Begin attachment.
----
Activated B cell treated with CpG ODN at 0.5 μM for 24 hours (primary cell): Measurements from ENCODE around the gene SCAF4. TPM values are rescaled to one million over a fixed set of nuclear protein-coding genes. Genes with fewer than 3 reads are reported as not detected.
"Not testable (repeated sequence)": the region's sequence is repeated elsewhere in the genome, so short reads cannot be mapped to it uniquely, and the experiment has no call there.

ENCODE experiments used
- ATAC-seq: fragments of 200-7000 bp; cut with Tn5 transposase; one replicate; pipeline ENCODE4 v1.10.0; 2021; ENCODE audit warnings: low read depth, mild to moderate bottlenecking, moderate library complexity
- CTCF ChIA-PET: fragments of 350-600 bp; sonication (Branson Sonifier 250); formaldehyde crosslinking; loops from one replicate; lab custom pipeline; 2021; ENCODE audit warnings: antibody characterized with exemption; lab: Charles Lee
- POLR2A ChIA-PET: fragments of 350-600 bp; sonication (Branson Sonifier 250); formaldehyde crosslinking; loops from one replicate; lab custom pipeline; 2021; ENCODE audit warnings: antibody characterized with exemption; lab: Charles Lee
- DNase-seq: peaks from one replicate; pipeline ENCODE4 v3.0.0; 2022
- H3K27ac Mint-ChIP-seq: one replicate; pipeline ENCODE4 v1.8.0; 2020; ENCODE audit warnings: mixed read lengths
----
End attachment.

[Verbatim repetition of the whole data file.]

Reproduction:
Activated B cell treated with CpG ODN at 0.5 μM for 24 hours (primary cell): Measurements from ENCODE around the gene SCAF4. TPM values are rescaled to one million over a fixed set of nuclear protein-coding genes. Genes with fewer than 3 reads are reported as not detected.
"Not testable (repeated sequence)": the region's sequence is repeated elsewhere in the genome, so short reads cannot be mapped to it uniquely, and the experiment has no call there.

ENCODE experiments used
- ATAC-seq: fragments of 200-7000 bp; cut with Tn5 transposase; one replicate; pipeline ENCODE4 v1.10.0; 2021; ENCODE audit warnings: low read depth, mild to moderate bottlenecking, moderate library complexity
- CTCF ChIA-PET: fragments of 350-600 bp; sonication (Branson Sonifier 250); formaldehyde crosslinking; loops from one replicate; lab custom pipeline; 2021; ENCODE audit warnings: antibody characterized with exemption; lab: Charles Lee
- POLR2A ChIA-PET: fragments of 350-600 bp; sonication (Branson Sonifier 250); formaldehyde crosslinking; loops from one replicate; lab custom pipeline; 2021; ENCODE audit warnings: antibody characterized with exemption; lab: Charles Lee
- DNase-seq: peaks from one replicate; pipeline ENCODE4 v3.0.0; 2022
- H3K27ac Mint-ChIP-seq: one replicate; pipeline ENCODE4 v1.8.0; 2020; ENCODE audit warnings: mixed read lengths